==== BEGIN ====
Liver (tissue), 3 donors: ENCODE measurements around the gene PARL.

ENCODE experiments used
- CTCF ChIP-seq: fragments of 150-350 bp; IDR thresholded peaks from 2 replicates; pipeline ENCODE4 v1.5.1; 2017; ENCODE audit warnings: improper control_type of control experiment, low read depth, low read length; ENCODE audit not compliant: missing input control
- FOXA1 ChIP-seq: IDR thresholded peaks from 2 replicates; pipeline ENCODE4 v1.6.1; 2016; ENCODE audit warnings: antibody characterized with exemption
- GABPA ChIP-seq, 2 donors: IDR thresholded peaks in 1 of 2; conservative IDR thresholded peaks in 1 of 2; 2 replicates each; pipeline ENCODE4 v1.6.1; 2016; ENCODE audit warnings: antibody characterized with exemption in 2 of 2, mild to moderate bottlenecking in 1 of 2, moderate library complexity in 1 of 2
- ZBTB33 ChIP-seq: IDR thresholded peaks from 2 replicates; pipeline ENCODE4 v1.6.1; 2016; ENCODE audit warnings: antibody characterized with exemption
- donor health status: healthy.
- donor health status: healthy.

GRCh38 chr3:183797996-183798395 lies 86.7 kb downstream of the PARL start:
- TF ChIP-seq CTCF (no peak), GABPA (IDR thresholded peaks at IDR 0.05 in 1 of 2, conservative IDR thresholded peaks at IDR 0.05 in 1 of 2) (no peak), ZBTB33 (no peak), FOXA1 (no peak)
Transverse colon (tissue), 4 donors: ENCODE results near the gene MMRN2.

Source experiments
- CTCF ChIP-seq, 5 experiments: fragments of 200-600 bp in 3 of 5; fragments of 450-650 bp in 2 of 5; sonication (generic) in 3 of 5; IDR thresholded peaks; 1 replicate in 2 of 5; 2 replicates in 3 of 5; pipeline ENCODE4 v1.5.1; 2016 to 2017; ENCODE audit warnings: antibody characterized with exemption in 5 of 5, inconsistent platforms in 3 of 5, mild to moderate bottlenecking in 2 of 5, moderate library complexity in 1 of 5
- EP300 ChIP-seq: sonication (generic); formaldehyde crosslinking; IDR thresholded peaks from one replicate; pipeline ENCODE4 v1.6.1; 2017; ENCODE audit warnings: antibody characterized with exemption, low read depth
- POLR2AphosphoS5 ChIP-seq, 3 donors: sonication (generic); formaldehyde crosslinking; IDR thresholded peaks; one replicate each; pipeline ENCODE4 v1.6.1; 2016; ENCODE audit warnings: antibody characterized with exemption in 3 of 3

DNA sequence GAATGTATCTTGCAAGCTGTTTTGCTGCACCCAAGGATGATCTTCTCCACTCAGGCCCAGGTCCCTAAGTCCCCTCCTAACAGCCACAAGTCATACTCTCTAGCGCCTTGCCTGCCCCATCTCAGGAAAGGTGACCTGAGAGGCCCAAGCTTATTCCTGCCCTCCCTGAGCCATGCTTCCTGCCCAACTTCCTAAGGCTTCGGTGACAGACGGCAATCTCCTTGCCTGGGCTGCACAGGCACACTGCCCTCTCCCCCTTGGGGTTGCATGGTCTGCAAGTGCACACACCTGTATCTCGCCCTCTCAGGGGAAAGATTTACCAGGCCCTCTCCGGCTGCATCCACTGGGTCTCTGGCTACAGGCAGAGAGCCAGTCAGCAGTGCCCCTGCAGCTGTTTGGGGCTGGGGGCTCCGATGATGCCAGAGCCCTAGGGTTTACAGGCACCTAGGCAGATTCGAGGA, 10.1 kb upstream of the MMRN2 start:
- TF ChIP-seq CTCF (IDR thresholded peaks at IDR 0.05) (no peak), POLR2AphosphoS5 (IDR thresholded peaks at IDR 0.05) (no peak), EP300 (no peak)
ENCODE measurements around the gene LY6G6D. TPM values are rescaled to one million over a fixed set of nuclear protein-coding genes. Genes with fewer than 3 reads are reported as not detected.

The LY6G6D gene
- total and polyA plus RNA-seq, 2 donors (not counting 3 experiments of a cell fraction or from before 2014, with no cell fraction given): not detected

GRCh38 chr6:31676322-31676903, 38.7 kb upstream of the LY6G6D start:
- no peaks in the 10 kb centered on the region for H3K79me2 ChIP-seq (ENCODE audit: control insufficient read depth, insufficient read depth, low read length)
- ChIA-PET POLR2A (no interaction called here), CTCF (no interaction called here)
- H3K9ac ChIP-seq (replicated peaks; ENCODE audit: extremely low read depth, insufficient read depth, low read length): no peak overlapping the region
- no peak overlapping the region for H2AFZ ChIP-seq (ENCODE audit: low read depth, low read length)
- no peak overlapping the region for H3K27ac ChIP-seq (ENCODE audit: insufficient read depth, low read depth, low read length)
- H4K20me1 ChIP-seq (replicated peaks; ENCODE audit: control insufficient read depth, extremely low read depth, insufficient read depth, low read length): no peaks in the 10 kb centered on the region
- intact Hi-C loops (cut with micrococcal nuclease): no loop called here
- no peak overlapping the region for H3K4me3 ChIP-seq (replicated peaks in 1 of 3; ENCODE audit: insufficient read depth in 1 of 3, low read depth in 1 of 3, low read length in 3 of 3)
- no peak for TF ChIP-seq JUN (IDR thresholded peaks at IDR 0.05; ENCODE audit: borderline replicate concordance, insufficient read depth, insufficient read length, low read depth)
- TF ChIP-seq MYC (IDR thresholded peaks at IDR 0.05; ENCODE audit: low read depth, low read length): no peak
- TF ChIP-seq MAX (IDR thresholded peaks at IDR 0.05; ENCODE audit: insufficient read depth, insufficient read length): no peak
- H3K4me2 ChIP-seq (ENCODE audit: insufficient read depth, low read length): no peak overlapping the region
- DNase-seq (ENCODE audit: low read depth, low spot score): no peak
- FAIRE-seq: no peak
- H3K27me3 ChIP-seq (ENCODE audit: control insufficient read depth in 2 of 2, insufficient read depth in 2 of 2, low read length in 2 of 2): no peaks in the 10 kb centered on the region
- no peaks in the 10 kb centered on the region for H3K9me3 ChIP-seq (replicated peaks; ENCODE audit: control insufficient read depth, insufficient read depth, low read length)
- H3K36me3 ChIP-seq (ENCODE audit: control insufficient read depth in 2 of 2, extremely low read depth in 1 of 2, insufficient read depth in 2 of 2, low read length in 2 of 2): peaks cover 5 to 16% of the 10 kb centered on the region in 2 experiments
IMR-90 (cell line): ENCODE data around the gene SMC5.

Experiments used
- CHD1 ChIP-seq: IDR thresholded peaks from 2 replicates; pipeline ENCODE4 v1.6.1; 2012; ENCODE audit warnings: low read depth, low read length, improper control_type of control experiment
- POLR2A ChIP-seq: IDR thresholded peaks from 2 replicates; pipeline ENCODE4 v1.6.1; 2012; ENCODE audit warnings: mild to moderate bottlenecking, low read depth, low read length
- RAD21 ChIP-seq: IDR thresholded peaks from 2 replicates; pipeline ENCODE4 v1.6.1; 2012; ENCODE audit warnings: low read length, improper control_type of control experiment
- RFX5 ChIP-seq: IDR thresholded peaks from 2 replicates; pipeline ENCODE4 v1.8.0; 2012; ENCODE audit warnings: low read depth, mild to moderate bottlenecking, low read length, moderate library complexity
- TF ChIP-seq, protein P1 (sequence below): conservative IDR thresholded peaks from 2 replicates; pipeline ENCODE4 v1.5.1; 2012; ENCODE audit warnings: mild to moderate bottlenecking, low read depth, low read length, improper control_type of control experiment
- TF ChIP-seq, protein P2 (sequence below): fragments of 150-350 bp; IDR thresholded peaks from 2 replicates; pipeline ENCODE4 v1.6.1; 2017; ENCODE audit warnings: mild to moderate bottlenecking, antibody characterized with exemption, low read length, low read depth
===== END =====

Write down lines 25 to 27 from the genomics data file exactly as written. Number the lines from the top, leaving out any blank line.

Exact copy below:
- no peak overlapping the region for H2AFZ ChIP-seq (ENCODE audit: low read depth, low read length)
- no peak overlapping the region for H3K27ac ChIP-seq (ENCODE audit: insufficient read depth, low read depth, low read length)
- H4K20me1 ChIP-seq (replicated peaks; ENCODE audit: control insufficient read depth, extremely low read depth, insufficient read depth, low read length): no peaks in the 10 kb centered on the region